TAMPA — Andrew and Deanna Joseph know what it feels like to lose a son.
So do Samaria Rice and Michael Brown Sr.
Their late children were young black males whose deaths made headlines: Tamir Rice, 12, Michael Brown, 18.
And on Saturday night, those families gathered to remember Andrew Joseph III, and their own sons, during a ball and fundraiser in the Marshall Student Center at the University of South Florida.
The Josephs' son died when he was 14. He was hit by a vehicle after being ejected from the Florida State Fair in 2014 on Student Day. Today is the second anniversary of his death. His parents spent last week honoring his memory through several events, including a protest Friday for more safety measures at the state fair.
But Saturday's event, which attracted an intimate crowd of 50 people, including several relatives of black males who died violently, was about standing together.
"We have to all have strength," said Michael Brown Sr. "I'm here to try to provide the Josephs a little bit a comfort."
Together the families chatted and hugged. They've become like family, they said, regularly attending each other's events. Together, Andrew Joseph Jr. said, they're battling an epidemic of black lives lost at the hands of law enforcement.
"We'll keep fighting," Brown said. "You can't break us."
Samaria Rice said she has created a close bond with Deanna Joseph because she understands her hurt. Their sons were "just babies," when they died.
"The Josephs have been there for me," Rice said. "That's what we need. We need unity."
Tamir Rice was 12 years old when he was shot by police in Cleveland. He had been sitting on a swing holding an airsoft gun in November 2014.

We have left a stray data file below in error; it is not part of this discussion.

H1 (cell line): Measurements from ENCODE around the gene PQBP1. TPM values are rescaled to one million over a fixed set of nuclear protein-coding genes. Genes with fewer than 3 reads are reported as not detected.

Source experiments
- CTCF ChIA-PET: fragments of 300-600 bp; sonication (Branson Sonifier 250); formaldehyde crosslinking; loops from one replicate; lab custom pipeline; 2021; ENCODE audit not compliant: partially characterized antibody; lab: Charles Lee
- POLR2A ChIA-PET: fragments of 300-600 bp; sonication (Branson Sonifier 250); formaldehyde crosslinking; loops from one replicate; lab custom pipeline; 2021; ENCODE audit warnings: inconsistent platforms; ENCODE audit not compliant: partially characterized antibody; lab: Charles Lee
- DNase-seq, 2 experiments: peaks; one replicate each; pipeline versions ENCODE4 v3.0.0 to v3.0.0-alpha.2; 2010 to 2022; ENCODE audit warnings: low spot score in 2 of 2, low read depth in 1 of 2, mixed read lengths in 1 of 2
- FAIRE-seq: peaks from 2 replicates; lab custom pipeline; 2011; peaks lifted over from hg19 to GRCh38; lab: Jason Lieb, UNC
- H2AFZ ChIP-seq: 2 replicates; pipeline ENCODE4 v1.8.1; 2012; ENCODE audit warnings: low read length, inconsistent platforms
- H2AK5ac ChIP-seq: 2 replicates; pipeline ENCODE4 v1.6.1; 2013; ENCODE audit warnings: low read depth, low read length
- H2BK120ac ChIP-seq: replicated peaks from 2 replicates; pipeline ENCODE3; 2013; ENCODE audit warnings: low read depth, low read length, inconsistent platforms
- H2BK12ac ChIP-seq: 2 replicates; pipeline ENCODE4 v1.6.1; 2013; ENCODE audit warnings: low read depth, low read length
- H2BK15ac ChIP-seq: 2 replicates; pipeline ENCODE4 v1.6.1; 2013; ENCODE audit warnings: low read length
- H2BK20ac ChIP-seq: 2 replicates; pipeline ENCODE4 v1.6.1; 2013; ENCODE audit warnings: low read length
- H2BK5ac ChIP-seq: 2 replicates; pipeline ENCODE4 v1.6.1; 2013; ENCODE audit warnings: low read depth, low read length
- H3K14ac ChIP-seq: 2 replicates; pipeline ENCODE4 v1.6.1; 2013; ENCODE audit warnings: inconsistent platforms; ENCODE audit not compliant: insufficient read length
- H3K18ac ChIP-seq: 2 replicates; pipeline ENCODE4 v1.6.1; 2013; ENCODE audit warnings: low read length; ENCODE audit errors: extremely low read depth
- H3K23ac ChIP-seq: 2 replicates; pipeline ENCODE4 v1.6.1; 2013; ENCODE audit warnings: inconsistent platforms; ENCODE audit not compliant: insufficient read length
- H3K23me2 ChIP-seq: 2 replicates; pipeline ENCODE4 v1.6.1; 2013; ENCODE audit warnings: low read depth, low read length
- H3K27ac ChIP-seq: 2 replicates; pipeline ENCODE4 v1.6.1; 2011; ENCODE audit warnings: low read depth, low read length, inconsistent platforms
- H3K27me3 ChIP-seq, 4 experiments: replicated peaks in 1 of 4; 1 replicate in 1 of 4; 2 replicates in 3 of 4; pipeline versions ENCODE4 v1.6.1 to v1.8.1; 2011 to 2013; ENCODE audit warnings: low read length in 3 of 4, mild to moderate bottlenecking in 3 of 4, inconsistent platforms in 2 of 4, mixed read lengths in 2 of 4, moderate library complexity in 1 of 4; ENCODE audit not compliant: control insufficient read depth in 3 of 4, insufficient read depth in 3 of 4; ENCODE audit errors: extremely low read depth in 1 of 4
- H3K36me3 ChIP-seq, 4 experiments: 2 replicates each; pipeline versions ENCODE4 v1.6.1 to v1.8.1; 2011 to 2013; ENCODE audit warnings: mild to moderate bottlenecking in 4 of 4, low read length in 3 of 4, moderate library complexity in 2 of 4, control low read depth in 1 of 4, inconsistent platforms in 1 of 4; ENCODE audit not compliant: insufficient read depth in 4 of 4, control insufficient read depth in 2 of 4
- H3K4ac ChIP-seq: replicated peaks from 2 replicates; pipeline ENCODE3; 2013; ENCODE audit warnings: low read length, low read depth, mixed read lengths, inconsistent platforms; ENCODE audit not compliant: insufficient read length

In August 2014, Michael Brown's death sparked a wave of violence in Ferguson, Mo., and gripped the attention of much of the nation as protests erupted.
It all happened the same year Andrew Joseph III died. After a brawl broke out on Student Day at the fair, Andrew was kicked out with 98 other teens. Thirteen others were arrested. Deputies dropped off Andrew 2 miles from the fairgrounds and never contacted his parents, according to his family.
He died trying to cross I-4 to get back to his ride.
Last week, his family filed a long-planned wrongful-death lawsuit against the Hillsborough County Sheriff's Office, the Florida State Fair Authority and the Hillsborough County School District. It also alleges the fair has a racist history and that their son was falsely arrested, taken into custody without probable cause.
In the wake of Andrew's death, officials have strengthened security at the fair. This year there are about 300 security cameras, mobile security towers and deputies patrolling in plainclothes and uniforms.
While the fair has made changes, the Josephs have said they'd like to see more. Deanna Joseph said she wished deputies remembered their duty to "protect and serve" the night her son died.
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On Saturday, they remembered Andrew as a straight-A student and athlete.
But Rice held her son, Tamir, in her thoughts, too.
"I'm always thinking of Tamir," she said.
Contact Sara DiNatale at email@example.com or (813) 226-3400. Follow @sara_dinatale.